The first is to adopt a long-term approach to investing as historical trends show that stock markets have tended to follow an upward trend over the long-term. Diversifying your portfolio is one of the best ways to counteract market volatility as being exposed to many different asset classes, companies and industries across both domestic and international markets you are reducing how exposed you are to negatively performing investments.

Investing for the long-term is based on understanding and being comfortable with your risk tolerance. This will help to determine how long is long-term. If you are investing in high-growth asset classes it is suggested that investors follow a 5-7 year timeframe which will allow for the value of your investments to fluctuate and ride out market volatility before they are liquidated. To read more about the benefits of long-term investing, click here.

Another fundamental that investors can adopt is dollar-cost averaging. This essentially refers to making periodical contributions to your investment portfolio instead of purchasing everything using one lump sum. This will allow for the buy-in price of particular investments to average out overtime and can enable investors to capitalise on market downturn and take advantage of cheaper unit prices. To read more about dollar-cost averaging and how it could benefit you, click here.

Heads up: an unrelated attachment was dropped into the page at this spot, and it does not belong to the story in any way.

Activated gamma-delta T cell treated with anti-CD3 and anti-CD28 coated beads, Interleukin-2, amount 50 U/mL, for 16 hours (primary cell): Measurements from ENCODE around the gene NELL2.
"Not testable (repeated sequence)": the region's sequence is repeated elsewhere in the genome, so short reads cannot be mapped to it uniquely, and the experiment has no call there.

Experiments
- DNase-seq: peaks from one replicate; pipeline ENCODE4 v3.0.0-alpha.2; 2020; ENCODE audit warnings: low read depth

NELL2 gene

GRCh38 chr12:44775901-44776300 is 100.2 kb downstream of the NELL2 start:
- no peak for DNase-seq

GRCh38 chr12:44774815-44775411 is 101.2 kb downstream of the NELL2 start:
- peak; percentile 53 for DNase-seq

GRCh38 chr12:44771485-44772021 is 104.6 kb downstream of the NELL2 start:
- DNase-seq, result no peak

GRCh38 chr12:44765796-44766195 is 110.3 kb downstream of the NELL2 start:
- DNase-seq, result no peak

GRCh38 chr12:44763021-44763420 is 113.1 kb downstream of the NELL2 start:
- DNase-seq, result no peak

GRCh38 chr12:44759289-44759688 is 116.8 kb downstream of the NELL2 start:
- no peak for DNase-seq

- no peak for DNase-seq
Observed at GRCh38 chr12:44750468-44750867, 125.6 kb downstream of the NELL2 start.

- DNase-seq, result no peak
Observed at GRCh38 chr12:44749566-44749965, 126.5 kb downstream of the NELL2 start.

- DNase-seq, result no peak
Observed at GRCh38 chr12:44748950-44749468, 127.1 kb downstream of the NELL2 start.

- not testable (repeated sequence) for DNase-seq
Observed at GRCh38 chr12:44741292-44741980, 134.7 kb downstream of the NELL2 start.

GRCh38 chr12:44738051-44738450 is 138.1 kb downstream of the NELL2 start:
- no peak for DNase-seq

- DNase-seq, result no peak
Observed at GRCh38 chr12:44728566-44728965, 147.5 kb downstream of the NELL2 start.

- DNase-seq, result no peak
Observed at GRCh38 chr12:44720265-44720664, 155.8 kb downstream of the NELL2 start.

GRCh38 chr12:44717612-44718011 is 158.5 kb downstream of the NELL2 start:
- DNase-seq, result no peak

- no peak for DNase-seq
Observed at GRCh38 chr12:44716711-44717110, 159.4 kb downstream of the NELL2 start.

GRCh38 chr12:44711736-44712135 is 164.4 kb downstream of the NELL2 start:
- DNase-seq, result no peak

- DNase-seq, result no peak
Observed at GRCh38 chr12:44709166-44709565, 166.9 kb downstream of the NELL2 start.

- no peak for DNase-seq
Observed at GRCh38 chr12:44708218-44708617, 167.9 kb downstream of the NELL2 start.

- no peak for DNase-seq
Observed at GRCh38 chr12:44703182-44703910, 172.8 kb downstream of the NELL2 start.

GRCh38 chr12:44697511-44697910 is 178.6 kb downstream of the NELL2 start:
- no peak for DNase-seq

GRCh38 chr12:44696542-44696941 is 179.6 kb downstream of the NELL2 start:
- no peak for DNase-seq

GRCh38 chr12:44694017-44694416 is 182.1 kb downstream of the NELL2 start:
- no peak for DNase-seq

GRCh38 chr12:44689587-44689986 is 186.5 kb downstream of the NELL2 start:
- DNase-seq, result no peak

If you feel worried or uneasy about current economic conditions and your financial future and wish to receive transparent and holistic financial advice, please click here to organise a complimentary consultation with an EPG Wealth adviser today.

This information is purely factual in nature. Please do not rely on this information to make any financial decisions as this information has not been tailored to your personal. circumstances. If you would like financial product advice or services please let me know and I will set up an appointment for you. Any advice in this email is of a general nature only and has not been tailored to your personal objectives, financial situation and needs. Before acting on this advice, you should consider whether it is appropriate having regards to your personal objectives, financial situation and needs. Before making a decision to acquire a financial product, you should obtain and read a Product Disclosure Statement (PDS) relating to that product, it is important for you to consider these matters and to seek appropriate advice. The material contained in this email is based on information received in good faith from third party sources, and on our understanding of legislation and Government press releases at the date of publication, which are believed to be reliable and accurate. Past performance is not a reliable guide to future returns. Licensee EPG Wealth Pty Ltd 529273 – associated employees or agents may have an interest in or receive monetary or other benefits from the financial products and services mentioned in this email.